In my ongoing quest to recapture the feel of old-school AD&D while designing the so-far unnamed dungeon, I’ve found myself looking back at some of the rules and tropes of the old editions of the game. I’m still trying to resolve my post-modern gaming instincts with the spirit of the original rules, meaning that I’m looking for the reasons why things were laid out as they were. What was the intent of certain passages of the rules canon? Why this why and not that? It’s easy to say that they’re there because that’s what seemed like a good idea in the quaint and wild-and-wooly days of yore, but I don’t think that always the case. Perhaps I’m just engaging in ret-conning if only to delude myself, but it stands to reason that if I can deduce a purpose for a rule based on what else exists within the books, there might just be a method to the madness.
With this in mind, I recently re-examined one of the more laughed at rules in the both the original D&D and the 1st edition AD&D game: money = experience.
By the original rules, every gold piece worth of treasure you managed to haul out of the dungeon was worth 1 x.p. This of course was the reason why old-school adventuring parties entered into foul, dank holes with a mule train and enough hirelings and henchmen to stage a Broadway production. More grunt labor meant more wealth being able to be recovered, which meant more experience.
I’ll admit that I laughed at the concept that money somehow made you smarter and better at what you did. I accepted it, of course, but when they eliminated this rule in the 2nd edition of AD&D, I wasn’t sorry to see it go. At last we could go about getting our experience from much more obvious sources like role-playing and thinking up good plans and strategy. My, weren’t we all so silly before they dropped this rule?
But now I’m beginning to see the logic behind it.
I came to this conclusion while pondering the combat system in the pre-3.0 era. As you may or may not remember, combat rounds were originally one minute long and you rolled a single time during that round to determine if your attack was successful. Of course, many players pointed out that this was ridiculous. “I can swing my sword more than once a minute. Why do I only get one attack?” they cried. What they were forgetting, and what had been pointed out many times, is that the combat round in D&D is an abstract representation of battle. That d20 roll does not represent a single blow, but rather a full minute of dodging and weaving, parrying, thrusts, and counter-attacks. A high roll meant you were successful in doing damage to your opponent during that minute. It didn’t, and was never meant to, represent a single attack. A fact which the D&D rules have since disregarded.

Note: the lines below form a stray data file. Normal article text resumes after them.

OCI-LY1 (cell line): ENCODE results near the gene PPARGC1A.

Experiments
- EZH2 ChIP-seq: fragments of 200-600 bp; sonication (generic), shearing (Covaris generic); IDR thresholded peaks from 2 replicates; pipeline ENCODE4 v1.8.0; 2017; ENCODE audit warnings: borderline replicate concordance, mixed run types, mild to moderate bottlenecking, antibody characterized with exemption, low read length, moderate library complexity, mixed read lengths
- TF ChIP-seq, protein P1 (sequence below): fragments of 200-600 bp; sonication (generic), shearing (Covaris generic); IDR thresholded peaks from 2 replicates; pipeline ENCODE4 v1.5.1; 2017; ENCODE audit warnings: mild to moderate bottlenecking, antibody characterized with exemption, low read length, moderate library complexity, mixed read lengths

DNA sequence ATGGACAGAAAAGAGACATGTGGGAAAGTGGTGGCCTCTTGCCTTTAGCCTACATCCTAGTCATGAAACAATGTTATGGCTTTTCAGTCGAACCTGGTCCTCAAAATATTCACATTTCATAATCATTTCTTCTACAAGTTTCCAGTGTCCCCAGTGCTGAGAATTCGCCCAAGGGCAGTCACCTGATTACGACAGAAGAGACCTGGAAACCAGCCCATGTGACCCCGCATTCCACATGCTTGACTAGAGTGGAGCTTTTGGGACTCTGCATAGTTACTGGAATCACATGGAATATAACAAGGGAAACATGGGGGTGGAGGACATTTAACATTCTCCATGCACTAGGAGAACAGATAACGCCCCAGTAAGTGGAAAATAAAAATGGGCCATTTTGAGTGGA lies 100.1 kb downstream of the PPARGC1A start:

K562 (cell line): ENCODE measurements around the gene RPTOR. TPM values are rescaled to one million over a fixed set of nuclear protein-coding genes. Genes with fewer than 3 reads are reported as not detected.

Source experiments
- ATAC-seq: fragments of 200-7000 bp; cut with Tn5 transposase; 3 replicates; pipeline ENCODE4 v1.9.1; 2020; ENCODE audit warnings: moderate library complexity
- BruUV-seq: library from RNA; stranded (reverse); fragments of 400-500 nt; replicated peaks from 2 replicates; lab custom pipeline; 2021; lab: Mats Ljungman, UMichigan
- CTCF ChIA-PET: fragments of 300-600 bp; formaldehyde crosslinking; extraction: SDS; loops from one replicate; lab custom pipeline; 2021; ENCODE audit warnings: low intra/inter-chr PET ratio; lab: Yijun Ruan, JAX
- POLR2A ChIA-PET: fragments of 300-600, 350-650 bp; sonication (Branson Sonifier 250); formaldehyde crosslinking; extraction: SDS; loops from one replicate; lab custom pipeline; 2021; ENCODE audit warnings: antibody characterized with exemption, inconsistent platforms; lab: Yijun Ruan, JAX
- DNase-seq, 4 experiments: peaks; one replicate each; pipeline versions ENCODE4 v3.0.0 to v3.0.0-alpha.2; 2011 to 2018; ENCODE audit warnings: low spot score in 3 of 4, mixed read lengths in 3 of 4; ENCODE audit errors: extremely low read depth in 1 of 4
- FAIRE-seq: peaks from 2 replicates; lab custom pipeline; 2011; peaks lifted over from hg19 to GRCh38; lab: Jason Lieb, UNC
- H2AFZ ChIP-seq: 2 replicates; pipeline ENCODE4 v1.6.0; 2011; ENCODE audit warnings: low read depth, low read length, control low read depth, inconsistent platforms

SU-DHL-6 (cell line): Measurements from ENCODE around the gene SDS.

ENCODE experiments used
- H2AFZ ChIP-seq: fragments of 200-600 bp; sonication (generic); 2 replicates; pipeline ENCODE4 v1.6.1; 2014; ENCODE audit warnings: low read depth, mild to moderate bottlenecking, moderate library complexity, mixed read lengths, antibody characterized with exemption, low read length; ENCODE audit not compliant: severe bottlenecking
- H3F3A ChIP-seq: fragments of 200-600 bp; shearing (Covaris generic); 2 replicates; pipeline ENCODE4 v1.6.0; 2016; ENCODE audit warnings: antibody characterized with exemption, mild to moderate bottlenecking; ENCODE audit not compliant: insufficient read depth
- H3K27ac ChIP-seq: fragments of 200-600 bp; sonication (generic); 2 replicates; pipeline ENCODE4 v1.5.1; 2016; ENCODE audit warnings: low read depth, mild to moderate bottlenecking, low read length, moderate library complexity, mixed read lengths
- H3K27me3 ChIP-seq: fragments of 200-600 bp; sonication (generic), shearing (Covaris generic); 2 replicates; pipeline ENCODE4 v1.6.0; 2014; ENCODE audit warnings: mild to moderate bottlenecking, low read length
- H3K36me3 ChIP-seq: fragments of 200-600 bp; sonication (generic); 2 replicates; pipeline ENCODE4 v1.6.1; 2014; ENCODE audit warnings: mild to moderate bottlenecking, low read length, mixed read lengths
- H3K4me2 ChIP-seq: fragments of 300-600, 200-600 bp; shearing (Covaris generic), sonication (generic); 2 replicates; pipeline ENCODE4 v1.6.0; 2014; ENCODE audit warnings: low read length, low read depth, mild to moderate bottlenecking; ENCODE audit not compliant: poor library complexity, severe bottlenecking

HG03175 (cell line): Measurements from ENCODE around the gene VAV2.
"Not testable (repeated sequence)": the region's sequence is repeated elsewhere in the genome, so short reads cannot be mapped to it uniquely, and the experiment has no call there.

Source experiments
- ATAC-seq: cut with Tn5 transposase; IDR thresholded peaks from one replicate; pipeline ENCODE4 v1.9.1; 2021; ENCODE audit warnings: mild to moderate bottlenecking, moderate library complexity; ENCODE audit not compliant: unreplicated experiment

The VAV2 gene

With this abstract representation of combat in mind, I re-examined the “money for experience rules” and things began to clarify. It is not the money in and of itself which is awarding you the experience. Rather the money is a concrete measurement to determine and reward the intangible worth of the planning, execution and out-right luck that went into gaining the treasure.
That 10,000 x.p. you get is not from the crown and ruby scepter you pried from the Cold King’s Tomb. That 10,000 x.p. is the reward for gathering the information at the tavern about the death trap in the Chamber of Maidens. It’s for remembering to buy more iron spikes than usual after the incident in the Kobold Kaves. It for using teamwork to distract the fire-breathing zombies that guard the Cold King’s crypt. It’s a way of assigning a quantitative number to a qualitative series of actions. Perhaps this has been explained in this way in the rules before and I just missed it. If so, then I solely blame myself. But if not, I think I’ve seen the machinery behind the façade and it’s now very clear to me why the experience points for money rule was included.
With this in mind, I’m now heavily leaning towards going back to this method of calculating experience for an adventure. Some can argue that the addition of rules awarding x.p. for good ideas and role-playing makes this rule obsolete, and I’ll agree that that school of thought does have its merits. I recently pitched my tent within that very camp. But now that I see the reasoning behind the original rule, I’m much more open to embracing it in my own game.
This is only part of the discussion in regards this topic. There’s another aspect to the “money means experience” rule that has been on my mind, but there’s a lot going on this week as you can see, so I’ll return to this in a week or so with Part Two, tentatively entitled: “What I Learned at the Orgy.”